Fit has to do with one’s sense of comfort with being in counseling and whether one has the ability to trust the process of counseling will be beneficial. Some typical fit questions were related to whether a potential client believed a counselor would feel comfortable with the potential client’s sexuality, disability, or other aspects of the client’s identity. Other questions in this area assessed whether a potential client believed a counselor could understand him or her, was competent enough to deal with the client’s problem and could keep the client’s concerns confidential. In addition, other “fit” questions queried whether potential clients had a bad experience with a counselor in the past and if they thought they could find a counselor near to where they lived
Factor 2: Stigma
Stigma is the feeling of shame or embarrassment some people experience when they consider entering a counseling relationship. Some of the stigma questions highlighted whether a potential client believed their friends, family, peers, colleagues, or supervisors might view them negatively if they knew the individual was in counseling. Other questions focused on how some potential clients might consider themselves weak, embarrassed, or unstable if they were in counseling. Often, those with high scores on stigma believed others would judge them, and thus, they would feel badly if they were to enter counseling.
Factor 3: Value
Value is the perceived benefit or worth one believes he or she is receiving from attendance in counseling. Potential clients who would score high in this area often believed the financial cost of counseling was not worth its benefits. Participants in this category simply could not afford counseling or they didn’t have time for it. Many participants in this category believed counseling wasn’t necessary because problems usually resolve on their own, or that counseling was simply not an effective use of their time. These individuals simply did not embrace the counseling process because the financial costs in their mind are hard to justify over meeting basic needs and/or having to take time off from work.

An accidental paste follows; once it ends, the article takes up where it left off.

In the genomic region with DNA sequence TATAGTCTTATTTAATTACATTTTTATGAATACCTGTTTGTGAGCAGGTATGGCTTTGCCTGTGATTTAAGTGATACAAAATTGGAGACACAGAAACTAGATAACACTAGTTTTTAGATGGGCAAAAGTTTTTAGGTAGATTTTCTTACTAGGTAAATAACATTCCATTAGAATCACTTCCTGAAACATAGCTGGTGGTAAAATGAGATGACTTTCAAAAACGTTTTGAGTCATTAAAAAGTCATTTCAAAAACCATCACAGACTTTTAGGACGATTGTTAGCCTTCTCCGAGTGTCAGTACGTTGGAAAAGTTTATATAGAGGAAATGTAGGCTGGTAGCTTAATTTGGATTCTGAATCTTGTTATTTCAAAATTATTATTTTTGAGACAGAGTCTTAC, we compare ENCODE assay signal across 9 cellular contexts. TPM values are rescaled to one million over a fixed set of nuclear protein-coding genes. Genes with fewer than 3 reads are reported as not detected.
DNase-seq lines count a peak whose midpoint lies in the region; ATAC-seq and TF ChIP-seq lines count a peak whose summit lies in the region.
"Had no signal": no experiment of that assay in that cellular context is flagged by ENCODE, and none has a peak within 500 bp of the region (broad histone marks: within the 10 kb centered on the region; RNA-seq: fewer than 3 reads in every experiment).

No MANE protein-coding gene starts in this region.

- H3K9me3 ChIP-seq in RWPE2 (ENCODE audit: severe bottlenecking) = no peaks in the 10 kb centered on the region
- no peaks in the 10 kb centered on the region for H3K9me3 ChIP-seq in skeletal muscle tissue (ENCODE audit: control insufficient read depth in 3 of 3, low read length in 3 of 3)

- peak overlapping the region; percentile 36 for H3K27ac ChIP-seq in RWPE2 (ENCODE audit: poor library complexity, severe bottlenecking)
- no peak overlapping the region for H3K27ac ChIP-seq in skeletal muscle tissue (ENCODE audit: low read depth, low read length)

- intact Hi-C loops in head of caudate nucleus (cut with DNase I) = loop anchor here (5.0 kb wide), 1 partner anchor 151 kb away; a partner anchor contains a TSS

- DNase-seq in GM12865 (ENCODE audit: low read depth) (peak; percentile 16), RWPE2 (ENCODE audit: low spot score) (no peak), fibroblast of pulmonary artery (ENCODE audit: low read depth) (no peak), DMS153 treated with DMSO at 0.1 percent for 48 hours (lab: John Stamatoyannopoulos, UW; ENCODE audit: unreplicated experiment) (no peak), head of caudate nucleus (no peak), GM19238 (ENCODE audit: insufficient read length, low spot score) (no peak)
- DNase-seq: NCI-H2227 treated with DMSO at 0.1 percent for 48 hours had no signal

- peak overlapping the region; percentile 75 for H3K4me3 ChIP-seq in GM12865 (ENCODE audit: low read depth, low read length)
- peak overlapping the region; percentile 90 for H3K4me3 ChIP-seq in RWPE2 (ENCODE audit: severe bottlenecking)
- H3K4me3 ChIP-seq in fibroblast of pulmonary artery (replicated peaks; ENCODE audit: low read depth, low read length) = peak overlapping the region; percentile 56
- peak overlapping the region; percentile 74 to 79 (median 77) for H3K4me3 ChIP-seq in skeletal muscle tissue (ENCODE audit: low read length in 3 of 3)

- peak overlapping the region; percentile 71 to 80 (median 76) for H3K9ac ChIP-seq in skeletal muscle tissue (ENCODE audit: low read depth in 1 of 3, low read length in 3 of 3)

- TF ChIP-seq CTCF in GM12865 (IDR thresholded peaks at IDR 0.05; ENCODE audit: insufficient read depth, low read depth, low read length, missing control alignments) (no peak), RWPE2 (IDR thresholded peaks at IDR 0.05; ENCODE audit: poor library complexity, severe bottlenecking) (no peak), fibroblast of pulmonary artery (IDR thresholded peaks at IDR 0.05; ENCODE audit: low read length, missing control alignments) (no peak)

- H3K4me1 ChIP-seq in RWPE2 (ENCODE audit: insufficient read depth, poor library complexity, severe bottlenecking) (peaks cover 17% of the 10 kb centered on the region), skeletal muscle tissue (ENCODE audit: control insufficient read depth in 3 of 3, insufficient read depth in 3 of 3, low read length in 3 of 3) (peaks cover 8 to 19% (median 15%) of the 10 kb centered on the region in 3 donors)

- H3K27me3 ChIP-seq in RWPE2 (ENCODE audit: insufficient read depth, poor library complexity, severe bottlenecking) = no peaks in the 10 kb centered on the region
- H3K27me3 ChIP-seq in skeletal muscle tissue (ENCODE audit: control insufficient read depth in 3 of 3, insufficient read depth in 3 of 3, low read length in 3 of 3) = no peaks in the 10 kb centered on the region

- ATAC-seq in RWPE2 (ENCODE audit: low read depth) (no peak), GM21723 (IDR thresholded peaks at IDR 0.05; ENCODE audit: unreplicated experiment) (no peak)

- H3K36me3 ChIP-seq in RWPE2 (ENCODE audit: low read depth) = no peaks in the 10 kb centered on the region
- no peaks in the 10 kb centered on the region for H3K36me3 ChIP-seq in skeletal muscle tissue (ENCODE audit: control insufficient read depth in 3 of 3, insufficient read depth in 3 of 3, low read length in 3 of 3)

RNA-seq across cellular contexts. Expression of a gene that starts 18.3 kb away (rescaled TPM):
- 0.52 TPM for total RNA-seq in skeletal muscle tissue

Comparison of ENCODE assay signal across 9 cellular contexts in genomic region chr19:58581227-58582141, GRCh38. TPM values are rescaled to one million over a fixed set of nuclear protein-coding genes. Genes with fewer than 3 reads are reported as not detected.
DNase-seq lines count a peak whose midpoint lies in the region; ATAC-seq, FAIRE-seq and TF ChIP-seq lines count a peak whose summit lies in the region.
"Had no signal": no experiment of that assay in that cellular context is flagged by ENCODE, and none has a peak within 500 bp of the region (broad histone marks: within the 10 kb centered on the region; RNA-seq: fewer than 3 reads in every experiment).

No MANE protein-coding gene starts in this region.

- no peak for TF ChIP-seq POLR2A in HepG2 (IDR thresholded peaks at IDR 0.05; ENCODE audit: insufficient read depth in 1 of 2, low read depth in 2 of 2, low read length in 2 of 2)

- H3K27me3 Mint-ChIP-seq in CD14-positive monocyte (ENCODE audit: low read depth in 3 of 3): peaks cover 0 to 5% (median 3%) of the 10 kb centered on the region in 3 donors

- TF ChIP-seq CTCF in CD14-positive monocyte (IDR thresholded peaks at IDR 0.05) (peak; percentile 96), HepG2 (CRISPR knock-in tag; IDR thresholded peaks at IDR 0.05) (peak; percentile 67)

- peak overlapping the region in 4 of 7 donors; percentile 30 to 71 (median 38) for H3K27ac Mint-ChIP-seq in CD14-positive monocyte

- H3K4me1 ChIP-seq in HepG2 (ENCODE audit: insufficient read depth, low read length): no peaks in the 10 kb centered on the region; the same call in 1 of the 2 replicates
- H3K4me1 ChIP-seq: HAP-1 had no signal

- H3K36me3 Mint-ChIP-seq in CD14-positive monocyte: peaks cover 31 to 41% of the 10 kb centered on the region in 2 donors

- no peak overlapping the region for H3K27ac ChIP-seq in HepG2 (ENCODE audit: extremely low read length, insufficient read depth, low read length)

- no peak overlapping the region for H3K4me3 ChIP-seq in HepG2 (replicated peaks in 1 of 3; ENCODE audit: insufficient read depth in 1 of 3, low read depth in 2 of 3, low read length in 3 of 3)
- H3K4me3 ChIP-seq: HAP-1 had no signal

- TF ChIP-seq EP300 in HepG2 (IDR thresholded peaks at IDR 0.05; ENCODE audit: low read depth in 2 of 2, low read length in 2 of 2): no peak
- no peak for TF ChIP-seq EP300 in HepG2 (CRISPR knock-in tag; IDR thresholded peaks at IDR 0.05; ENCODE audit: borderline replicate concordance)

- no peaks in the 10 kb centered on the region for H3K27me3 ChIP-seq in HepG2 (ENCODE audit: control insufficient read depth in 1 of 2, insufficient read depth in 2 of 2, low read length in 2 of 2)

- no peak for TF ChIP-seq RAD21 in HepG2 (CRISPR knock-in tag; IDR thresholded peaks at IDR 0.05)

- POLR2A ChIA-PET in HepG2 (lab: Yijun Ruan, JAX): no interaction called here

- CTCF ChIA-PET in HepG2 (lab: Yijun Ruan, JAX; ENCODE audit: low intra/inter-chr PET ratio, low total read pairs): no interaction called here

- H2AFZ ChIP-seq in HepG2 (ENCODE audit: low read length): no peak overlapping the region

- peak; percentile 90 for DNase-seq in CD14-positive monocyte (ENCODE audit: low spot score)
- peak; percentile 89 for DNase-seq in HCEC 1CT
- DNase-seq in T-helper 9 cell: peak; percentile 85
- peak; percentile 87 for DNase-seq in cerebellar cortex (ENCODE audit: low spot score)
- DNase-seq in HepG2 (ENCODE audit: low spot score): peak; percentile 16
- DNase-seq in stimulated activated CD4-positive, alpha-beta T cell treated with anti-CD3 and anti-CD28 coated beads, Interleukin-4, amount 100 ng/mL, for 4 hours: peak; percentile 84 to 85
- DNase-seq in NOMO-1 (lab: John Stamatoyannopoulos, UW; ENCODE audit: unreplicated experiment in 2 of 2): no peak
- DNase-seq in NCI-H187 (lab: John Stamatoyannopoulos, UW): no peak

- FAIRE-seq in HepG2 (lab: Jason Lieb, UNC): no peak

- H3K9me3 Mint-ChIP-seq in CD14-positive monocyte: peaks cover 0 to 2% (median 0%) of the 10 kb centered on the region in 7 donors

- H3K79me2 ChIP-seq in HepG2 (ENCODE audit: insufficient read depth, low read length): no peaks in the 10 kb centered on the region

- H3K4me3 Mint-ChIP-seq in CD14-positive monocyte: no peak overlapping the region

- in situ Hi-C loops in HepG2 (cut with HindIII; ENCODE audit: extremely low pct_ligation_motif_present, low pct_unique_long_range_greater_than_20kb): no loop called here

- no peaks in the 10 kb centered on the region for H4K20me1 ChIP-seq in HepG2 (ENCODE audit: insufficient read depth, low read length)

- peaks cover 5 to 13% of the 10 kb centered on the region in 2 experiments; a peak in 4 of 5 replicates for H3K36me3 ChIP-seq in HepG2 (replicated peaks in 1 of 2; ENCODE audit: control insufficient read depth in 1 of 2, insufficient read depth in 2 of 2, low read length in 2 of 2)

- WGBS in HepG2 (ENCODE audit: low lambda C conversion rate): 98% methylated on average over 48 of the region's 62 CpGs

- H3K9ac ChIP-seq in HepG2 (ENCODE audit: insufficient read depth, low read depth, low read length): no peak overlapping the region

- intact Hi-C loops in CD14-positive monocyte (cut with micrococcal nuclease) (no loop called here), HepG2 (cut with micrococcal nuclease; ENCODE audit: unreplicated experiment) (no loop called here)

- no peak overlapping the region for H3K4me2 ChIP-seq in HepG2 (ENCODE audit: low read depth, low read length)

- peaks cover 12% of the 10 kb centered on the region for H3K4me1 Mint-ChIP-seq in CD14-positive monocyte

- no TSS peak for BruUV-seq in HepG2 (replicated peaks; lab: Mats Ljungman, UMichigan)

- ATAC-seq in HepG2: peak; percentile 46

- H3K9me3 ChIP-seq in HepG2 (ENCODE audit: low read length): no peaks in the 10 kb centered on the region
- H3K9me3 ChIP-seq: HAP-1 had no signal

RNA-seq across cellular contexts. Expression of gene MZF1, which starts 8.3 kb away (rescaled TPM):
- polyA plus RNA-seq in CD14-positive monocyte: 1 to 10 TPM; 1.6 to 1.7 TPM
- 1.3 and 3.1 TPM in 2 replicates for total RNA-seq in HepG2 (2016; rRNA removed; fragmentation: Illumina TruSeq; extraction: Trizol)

Although some individuals cannot find a counselor to their liking, participants worried whether counseling would be worthwhile, or they were ashamed or embarrassed about going to counseling. Most people believe that when faced with difficult life problems, counseling could be helpful.
It is hoped through research like this, people can better understand why they might be hesitant to seek a counselor and maybe overcome some of their fears. Additionally, this research can help national organizations, in the helping fields, find ways to help clients overcome these barriers.
Civic Engagement Can Help Teens Thrive Later in Life
Want to help your teenagers become successful adults? Get them involved in civic activities – voting, volunteering and activism.
Although parents providing this bit of advice to teens will likely be met with groans and eye rolling, research does back it up.
In a study published in the current issue of the journal Child Development, scientists at Wake Forest Baptist Medical Center found that teens who were engaged in civic activities were more likely than non-engaged peers to attain higher income and education levels as adults.
“We know from past research that taking part in civic activities can help people feel more connected to others and help build stronger communities, but we wanted to know if civic engagement in adolescence could enhance people’s health, education level and income as they become adults,” said Parissa J. Ballard, Ph.D., assistant professor of family and community medicine at Wake Forest Baptist and principal investigator of the study.
Ballard and her team used a nationally representative sample of 9,471 adolescents and young adults from an ongoing study called the National Longitudinal Study of Adolescent to Adult Health. Participants were between the ages of 18 to 27 when civic engagement was measured, and then six years later outcomes – health, education and income – were measured.
The research team used propensity score matching, a statistically rigorous methodology to examine how civic engagement related to later outcomes regardless of participants’ background characteristics, including levels of health and parental education. For example, adolescents who volunteered were matched to adolescents from similar backgrounds who did not volunteer to compare their health, education and income as adults.
“Relative to other common approaches used in this kind of research, this method lets us have greater confidence that civic engagement really is affecting later life health and education,” Ballard said.